Before Senator Al Franken became a politician, his exploits on TV and in movies drew a fanbase and a chuckle. (He was good enough, smart enough, and gosh darn it, people liked him.) But when he buckled down and become a public servant, he stopped joking and got dead serious about matters of policy, particularly when it comes to technology.
Indeed, Sen. Franken, the chairman of the Senate subcommittee on Privacy, Technology, and the Law, considers privacy to be no laughing matter. He has gone on the record to state that he believes such practices enable things like stalking and domestic violence, and often puts tech companies in the hot seat about products that collect or track user data. And now his latest campaign just scored a win this past week when the Senate Judiciary Committee voted in favor his Location Privacy Protection Act.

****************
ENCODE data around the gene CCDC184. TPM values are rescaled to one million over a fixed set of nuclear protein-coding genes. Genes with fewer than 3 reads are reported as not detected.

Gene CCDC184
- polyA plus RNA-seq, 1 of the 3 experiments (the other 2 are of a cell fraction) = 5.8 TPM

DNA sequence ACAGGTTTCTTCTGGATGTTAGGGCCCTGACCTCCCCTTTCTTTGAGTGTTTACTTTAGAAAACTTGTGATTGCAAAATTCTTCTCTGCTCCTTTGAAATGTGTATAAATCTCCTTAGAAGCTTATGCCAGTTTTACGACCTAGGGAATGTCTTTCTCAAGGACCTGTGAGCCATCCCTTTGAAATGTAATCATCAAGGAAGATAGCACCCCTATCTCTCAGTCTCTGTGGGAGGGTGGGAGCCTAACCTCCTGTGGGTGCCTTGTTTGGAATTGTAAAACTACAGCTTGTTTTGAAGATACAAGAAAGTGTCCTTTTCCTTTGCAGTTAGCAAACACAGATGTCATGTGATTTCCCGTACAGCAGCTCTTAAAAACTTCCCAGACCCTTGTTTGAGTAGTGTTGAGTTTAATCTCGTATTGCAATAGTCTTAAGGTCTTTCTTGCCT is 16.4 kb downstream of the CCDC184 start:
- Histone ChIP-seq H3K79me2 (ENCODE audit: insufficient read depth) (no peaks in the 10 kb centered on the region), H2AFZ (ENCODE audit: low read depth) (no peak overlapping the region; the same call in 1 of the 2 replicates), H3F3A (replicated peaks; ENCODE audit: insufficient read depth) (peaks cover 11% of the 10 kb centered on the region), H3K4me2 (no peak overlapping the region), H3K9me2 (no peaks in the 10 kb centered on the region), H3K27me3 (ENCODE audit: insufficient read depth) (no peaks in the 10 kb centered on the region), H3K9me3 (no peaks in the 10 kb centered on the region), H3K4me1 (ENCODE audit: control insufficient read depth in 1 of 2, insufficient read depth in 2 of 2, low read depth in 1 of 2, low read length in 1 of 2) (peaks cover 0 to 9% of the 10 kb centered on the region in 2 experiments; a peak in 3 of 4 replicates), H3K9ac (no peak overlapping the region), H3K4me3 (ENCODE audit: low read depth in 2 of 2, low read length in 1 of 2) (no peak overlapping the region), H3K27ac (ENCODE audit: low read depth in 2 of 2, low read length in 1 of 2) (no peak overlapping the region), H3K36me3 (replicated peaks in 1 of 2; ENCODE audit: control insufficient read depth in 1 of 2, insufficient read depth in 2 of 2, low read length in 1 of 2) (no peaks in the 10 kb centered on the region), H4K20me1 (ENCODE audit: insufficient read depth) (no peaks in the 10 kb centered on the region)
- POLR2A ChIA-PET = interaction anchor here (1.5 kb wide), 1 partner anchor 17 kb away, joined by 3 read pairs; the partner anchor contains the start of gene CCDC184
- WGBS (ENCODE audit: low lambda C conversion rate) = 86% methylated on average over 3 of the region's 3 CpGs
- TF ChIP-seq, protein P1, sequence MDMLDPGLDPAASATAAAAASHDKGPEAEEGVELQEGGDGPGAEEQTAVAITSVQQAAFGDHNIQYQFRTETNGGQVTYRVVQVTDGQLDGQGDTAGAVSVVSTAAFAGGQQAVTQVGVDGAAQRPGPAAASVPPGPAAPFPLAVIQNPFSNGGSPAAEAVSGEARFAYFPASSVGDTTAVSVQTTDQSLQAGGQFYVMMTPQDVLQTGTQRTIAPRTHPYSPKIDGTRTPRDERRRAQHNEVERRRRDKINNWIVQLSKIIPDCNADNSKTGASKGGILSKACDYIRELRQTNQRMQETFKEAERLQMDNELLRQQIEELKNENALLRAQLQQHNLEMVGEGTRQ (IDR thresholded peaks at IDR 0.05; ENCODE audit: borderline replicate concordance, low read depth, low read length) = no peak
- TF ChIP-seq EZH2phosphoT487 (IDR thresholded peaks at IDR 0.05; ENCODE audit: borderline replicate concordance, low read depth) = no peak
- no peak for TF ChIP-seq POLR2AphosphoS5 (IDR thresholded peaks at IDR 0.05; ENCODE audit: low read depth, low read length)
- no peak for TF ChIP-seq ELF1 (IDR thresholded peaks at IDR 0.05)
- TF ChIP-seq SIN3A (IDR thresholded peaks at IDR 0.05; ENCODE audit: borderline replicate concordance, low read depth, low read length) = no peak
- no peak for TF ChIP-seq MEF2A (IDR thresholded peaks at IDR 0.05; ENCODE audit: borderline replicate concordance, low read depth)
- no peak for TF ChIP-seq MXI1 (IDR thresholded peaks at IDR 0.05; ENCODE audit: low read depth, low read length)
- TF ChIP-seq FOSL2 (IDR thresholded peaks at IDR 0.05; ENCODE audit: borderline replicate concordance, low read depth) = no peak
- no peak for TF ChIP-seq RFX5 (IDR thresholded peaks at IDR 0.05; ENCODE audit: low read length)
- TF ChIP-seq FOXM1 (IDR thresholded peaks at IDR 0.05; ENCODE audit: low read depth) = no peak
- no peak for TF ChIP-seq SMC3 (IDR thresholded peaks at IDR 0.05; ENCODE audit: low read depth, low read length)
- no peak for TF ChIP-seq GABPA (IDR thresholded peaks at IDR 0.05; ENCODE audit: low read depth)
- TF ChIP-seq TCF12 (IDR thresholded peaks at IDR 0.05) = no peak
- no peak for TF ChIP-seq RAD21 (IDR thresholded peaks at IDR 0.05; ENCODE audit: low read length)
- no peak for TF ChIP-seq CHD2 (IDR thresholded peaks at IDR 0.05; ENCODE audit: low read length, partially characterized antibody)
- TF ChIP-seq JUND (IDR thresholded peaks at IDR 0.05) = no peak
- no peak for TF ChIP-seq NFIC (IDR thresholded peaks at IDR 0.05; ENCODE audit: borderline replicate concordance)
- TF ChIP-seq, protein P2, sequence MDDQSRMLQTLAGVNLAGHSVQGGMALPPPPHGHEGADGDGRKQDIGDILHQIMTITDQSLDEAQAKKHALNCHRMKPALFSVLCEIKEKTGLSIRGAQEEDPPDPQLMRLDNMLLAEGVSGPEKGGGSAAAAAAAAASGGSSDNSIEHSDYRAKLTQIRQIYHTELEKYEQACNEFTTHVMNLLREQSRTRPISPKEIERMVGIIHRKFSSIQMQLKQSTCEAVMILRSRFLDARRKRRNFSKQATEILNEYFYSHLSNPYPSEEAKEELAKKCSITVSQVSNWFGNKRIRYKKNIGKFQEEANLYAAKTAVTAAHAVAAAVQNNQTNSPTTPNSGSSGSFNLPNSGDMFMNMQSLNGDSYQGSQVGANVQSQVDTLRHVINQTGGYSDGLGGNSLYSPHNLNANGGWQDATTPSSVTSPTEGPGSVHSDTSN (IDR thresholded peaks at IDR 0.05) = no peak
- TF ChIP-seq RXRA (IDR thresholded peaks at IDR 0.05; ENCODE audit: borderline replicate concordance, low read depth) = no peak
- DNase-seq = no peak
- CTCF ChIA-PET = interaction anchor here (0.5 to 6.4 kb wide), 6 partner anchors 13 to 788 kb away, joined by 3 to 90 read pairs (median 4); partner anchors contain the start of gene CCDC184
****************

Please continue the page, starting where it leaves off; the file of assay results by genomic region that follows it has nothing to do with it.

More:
The basis of the bill is to mandate that companies inform and obtain consent from users prior to collecting or sharing their location data. Plenty of mobile apps have now adopted this approach on their own, but if this bill becomes law, it could force everyone to comply with this practice, which means users would know exactly what data is being pulled and which apps want it. Apps that don’t comply by, say, covertly monitoring or tracking locations, would be outlawed.
The bill still has further to go, and could still be shot down when it hits Congress, which is more galvanized around addressing the “fiscal cliff” that looms large on American economic landscape. But that wouldn’t put a nail in the coffin for the Location Privacy Protection Act. Sen. Franken is expected to take up arms once again, during the next session of Congress.
What’s your take on the location privacy issue? Should app developers and device makers be required to disclose when they’re tracking users and get permission? Or are privacy advocates making too much of this, when tracking is merely an innocuous facet of modern tech life? Let us know your thoughts in the comments.